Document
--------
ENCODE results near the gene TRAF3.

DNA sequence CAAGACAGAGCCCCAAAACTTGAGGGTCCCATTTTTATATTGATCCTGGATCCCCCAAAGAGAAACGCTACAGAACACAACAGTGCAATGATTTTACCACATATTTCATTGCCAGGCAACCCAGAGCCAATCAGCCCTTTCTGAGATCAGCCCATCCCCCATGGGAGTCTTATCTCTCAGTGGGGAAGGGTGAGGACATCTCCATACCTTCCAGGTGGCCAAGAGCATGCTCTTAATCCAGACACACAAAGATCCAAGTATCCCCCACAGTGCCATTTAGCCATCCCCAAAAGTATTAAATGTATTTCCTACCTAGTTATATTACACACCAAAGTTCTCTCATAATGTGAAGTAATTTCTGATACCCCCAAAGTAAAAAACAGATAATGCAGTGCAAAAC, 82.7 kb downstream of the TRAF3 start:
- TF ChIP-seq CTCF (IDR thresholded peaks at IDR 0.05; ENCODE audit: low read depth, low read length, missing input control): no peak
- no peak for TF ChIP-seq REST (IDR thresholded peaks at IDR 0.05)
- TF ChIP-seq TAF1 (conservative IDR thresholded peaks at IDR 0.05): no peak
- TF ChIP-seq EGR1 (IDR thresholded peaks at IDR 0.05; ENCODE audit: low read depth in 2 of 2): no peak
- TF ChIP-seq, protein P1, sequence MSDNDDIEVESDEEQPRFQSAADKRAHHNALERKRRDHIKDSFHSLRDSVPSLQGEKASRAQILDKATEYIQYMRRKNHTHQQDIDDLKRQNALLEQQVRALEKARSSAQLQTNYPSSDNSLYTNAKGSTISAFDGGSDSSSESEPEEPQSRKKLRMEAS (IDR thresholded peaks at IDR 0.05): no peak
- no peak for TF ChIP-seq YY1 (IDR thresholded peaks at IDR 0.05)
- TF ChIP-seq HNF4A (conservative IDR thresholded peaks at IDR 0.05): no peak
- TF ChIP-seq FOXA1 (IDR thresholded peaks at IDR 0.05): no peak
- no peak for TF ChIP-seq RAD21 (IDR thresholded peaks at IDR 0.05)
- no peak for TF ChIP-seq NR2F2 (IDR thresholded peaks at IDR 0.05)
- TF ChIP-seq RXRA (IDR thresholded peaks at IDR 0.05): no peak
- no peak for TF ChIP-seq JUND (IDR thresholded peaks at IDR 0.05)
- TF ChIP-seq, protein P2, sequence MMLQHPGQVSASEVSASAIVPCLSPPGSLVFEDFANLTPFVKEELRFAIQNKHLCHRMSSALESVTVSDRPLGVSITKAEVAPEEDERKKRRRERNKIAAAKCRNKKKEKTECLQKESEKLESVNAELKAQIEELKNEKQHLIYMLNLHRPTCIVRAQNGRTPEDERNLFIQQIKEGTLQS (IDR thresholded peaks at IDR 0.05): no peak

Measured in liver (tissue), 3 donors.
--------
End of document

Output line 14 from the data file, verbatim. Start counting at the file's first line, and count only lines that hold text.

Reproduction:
- no peak for TF ChIP-seq JUND (IDR thresholded peaks at IDR 0.05)